Local public schools are still operating in a harsh budgetary reality that began with deep cuts made three years ago. But while local educators say the short fiscal leash has led to tough choices and unavoidable dips in certain areas of service, they have tried to avoid serious impacts on the classroom experience.
The first and deepest of severe cuts in the San Diego City Schools budget came prior to the 2003-2004 school year. The district that year saw an enrollment drop of about 2,500 students. Since the district receives funding from the state of California based on how many students are enrolled, that drop cost the district about $17 million. The decline has continued.
“A lot of people are going to areas that are more affordable to live,” said Donna Trippi, principal at La Jolla Elementary School. “We’re losing students to Temecula, Arizona, Texas.”
Trippi said her school has not experienced a drop in enrollment. With 526 students, it slightly exceeded the district’s projections for this school year. But the overall decline throughout the district, which is the second-largest in California and now serves about 136,000 students at more than 200 educational facilities, continues to cause a drop in state funding.
Coupled with rising operational costs, the district found itself facing a deficit of more than $60 million prior to the 2003-2004 school year. It responded by shaving its budget by about 7 percent to $1.1 billion. Last year, the budget was trimmed by an additional 2.5 percent.
At La Jolla High School, the cuts cost the school about $700,000 per school year, leaving its total budget around $9 million.
“That’s real money, real services and real people,” said La Jolla High School Principal Dana Shelburne.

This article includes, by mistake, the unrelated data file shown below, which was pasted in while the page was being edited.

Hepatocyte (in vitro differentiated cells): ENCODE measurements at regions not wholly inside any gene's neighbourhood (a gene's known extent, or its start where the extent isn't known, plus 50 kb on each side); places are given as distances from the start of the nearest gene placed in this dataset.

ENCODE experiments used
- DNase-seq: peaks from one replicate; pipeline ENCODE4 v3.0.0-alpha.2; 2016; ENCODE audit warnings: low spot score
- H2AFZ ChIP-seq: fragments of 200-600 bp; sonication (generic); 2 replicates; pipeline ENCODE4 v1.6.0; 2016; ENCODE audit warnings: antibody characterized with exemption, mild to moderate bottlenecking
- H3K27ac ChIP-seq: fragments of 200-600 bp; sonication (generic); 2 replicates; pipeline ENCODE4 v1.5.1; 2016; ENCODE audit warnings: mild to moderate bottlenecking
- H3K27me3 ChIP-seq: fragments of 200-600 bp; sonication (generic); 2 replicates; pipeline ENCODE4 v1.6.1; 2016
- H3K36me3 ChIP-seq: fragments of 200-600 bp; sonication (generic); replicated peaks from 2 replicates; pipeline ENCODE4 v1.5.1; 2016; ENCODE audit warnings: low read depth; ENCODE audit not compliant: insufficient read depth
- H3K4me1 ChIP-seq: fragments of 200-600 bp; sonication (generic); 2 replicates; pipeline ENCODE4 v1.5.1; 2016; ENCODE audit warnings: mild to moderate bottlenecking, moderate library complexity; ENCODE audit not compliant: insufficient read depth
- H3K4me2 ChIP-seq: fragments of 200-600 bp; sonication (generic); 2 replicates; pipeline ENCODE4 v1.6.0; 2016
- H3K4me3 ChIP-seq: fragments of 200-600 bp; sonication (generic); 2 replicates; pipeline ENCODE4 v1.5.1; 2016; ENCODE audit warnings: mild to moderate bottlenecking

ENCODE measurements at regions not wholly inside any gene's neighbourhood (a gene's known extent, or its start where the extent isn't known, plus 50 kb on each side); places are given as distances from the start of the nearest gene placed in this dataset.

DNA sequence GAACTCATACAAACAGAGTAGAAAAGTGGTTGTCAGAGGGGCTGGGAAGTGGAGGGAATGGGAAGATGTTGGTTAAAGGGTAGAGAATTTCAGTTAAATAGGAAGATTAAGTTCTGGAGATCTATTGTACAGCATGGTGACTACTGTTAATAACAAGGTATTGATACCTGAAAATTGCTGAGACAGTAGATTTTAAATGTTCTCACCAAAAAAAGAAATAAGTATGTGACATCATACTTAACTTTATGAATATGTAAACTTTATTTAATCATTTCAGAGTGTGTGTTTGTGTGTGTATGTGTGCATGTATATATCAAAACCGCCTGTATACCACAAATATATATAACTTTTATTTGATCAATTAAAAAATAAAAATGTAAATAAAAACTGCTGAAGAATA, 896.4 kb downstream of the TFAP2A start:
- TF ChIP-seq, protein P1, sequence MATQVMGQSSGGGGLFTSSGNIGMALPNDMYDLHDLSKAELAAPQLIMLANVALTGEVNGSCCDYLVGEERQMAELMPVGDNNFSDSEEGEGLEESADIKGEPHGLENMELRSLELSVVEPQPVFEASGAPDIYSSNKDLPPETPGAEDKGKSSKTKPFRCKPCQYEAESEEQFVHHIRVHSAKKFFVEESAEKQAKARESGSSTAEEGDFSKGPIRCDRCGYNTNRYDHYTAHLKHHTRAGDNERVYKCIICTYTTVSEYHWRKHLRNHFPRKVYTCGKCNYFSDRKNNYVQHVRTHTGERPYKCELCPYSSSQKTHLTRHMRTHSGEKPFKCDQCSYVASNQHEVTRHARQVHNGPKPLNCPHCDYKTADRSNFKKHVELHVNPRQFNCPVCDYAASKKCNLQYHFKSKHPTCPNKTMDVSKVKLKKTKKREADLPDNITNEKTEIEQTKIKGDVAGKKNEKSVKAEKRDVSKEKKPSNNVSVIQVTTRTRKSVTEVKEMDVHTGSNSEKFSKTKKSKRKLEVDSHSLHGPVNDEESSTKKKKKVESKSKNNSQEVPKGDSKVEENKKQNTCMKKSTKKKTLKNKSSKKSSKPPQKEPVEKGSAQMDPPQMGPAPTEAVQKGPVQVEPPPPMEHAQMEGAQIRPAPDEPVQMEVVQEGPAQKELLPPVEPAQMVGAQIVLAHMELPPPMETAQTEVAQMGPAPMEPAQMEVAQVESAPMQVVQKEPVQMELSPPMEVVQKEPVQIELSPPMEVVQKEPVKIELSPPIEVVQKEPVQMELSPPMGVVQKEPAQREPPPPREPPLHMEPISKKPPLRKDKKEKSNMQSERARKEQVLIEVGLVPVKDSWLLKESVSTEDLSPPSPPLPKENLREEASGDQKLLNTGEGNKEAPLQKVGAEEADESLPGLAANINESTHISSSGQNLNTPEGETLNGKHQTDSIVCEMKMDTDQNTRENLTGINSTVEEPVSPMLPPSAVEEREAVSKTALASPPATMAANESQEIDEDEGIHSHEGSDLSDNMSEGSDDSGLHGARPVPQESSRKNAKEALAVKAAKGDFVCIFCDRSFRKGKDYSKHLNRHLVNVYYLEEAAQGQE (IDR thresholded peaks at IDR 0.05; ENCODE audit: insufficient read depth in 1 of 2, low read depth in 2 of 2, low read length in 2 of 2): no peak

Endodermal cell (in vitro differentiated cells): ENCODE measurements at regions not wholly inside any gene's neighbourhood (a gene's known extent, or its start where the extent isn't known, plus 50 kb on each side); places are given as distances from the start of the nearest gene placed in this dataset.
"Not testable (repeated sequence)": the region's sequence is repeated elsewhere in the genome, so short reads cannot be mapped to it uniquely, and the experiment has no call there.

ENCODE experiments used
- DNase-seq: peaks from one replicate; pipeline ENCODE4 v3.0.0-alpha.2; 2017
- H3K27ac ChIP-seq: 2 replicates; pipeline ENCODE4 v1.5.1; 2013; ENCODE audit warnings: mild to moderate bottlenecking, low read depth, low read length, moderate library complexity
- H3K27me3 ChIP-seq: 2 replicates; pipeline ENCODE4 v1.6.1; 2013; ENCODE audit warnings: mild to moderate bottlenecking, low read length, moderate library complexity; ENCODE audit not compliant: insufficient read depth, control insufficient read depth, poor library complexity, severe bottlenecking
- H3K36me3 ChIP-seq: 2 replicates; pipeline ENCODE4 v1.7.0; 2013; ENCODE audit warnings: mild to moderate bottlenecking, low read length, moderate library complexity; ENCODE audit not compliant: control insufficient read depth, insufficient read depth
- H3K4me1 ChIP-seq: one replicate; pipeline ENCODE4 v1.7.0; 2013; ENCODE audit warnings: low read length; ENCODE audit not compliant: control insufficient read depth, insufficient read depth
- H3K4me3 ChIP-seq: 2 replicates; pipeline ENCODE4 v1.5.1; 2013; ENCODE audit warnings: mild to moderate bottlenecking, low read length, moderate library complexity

Shelburne said the cuts forced La Jolla High to trim its office and counseling staffs and eliminate certain non-essential courses. He said his school has strived to keep the budget impacts from reaching students, but that the task is difficult.
“We have tried to keep (the cuts) away from the classroom,” Shelburne said. “But a school is an organism that is contingent upon having all the components and parts operate properly.”
Shelburne said the school is relying on parent volunteers providing help free of charge to compensate for the position and a half that the school has lost in the clerical department.
“Without the parent volunteers, we wouldn’t have enough people to duplicate materials for classes or answer the phones,” Shelburne said. “A lot of schools have gone to a voicemail system that’s kind of a dark hole you fall into. You call in and just keep pushing buttons but never actually reach a person.”
The school has also lost a full-time library aid, leaving it with just one librarian. That person has to take time for restocking books, handling new orders and, of course, taking lunch breaks, so that means the library must be closed for one full day per week. The school spreads that closure time throughout the week.
Budgetary constraints have forced the school to trim some classes that are outside the core curriculum of required learning, Shelburne said. He said the school had to take the painful step of declaring its Japanese and classical Greek courses expendable.
“Other schools have cut the vocational courses, like auto shop and wood shop,” Shelburne said. “These are courses that help students become broad, comprehensive individuals.”